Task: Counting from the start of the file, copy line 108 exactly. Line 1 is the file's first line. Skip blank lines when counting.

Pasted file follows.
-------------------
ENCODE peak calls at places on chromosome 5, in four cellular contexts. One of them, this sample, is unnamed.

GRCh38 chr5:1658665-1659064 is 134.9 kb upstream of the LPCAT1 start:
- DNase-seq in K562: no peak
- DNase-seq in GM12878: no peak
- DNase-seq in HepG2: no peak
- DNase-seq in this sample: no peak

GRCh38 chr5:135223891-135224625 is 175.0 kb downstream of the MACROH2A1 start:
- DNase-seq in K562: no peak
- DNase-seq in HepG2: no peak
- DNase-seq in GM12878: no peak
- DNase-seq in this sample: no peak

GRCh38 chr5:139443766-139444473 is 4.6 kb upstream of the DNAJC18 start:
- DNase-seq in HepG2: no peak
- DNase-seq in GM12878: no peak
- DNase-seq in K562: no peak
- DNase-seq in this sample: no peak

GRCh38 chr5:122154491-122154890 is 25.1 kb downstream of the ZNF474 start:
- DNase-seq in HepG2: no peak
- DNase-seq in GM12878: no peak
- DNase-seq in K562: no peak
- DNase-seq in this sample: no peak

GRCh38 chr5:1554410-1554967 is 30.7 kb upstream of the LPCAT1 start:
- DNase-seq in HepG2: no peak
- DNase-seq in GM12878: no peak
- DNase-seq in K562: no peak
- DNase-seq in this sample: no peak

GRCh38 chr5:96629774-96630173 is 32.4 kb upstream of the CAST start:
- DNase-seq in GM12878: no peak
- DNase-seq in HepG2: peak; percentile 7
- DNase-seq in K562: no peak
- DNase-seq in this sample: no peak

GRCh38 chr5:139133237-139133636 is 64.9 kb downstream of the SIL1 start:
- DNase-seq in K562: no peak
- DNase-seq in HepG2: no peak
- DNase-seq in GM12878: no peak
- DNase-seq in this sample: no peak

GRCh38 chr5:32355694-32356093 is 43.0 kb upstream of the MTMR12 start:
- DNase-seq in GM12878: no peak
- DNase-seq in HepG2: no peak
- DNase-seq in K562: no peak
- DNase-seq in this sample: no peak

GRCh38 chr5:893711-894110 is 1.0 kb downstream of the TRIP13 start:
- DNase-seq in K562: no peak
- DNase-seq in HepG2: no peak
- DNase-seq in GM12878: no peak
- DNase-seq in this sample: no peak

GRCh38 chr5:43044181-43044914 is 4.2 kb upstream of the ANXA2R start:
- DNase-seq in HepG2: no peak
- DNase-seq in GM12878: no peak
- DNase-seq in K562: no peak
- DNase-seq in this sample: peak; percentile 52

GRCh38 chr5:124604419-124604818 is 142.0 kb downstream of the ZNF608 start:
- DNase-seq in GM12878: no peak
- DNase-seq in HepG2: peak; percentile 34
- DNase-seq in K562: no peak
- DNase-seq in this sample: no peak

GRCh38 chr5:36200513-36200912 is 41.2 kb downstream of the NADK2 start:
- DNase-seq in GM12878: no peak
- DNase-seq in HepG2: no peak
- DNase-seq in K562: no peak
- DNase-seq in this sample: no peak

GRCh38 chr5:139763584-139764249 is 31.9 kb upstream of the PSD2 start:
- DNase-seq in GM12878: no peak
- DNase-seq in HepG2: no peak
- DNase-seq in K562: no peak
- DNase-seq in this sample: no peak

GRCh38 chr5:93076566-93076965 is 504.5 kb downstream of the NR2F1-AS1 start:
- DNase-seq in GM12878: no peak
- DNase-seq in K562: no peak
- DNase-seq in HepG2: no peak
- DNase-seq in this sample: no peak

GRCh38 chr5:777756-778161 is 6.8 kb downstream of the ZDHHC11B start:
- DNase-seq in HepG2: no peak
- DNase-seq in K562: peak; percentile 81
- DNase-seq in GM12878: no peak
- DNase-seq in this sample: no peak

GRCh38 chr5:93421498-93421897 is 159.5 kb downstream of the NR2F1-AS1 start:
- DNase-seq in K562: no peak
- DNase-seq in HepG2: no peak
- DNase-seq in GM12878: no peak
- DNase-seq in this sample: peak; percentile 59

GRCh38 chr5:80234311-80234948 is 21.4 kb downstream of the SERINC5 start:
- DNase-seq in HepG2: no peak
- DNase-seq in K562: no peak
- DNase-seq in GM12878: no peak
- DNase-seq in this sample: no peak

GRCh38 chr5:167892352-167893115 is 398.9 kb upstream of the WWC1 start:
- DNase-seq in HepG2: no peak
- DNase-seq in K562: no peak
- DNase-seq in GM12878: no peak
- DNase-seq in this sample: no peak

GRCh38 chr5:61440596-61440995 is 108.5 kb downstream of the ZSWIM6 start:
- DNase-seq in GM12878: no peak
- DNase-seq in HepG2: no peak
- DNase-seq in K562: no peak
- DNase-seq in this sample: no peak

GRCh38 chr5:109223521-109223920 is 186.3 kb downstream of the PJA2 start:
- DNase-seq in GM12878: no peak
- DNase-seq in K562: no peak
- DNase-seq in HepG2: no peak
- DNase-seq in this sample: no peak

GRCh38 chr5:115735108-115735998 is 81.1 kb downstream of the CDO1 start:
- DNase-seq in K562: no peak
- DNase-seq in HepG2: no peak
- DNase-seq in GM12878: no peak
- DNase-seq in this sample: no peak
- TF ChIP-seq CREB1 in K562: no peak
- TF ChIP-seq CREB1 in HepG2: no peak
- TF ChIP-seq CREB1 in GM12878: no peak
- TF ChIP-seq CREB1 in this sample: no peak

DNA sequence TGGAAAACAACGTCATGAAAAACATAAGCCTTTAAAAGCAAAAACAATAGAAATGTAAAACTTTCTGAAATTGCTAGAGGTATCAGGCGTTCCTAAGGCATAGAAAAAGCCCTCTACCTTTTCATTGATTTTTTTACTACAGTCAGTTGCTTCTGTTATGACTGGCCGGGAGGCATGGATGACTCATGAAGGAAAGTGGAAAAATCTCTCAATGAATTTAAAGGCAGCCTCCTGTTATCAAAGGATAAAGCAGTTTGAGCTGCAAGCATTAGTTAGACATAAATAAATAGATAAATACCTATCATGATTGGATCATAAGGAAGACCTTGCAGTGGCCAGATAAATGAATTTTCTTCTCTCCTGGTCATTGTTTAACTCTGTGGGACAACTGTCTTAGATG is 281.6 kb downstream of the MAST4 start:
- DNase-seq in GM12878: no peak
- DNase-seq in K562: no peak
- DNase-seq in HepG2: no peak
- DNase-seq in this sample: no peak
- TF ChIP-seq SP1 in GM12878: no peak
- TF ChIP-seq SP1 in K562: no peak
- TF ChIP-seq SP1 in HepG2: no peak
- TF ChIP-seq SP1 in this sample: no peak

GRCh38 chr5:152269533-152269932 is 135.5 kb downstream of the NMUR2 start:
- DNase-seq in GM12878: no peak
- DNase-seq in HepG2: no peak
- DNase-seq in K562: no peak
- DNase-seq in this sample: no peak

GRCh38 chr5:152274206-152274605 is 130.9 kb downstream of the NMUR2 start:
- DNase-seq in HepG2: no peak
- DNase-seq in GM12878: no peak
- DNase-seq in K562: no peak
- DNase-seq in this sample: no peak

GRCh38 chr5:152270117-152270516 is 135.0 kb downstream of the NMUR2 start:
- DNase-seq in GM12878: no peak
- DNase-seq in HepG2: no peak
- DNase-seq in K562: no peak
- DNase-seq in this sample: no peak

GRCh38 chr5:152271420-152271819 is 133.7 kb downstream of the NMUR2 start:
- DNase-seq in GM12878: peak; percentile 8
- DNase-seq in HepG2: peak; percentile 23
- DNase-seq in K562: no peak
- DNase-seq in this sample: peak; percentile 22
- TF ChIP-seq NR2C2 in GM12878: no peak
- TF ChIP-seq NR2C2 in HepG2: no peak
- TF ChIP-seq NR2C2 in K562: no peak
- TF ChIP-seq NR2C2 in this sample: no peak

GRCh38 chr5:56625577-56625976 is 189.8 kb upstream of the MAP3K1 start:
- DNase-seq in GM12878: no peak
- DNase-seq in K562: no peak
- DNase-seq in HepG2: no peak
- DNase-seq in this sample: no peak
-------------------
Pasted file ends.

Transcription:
- TF ChIP-seq CREB1 in HepG2: no peak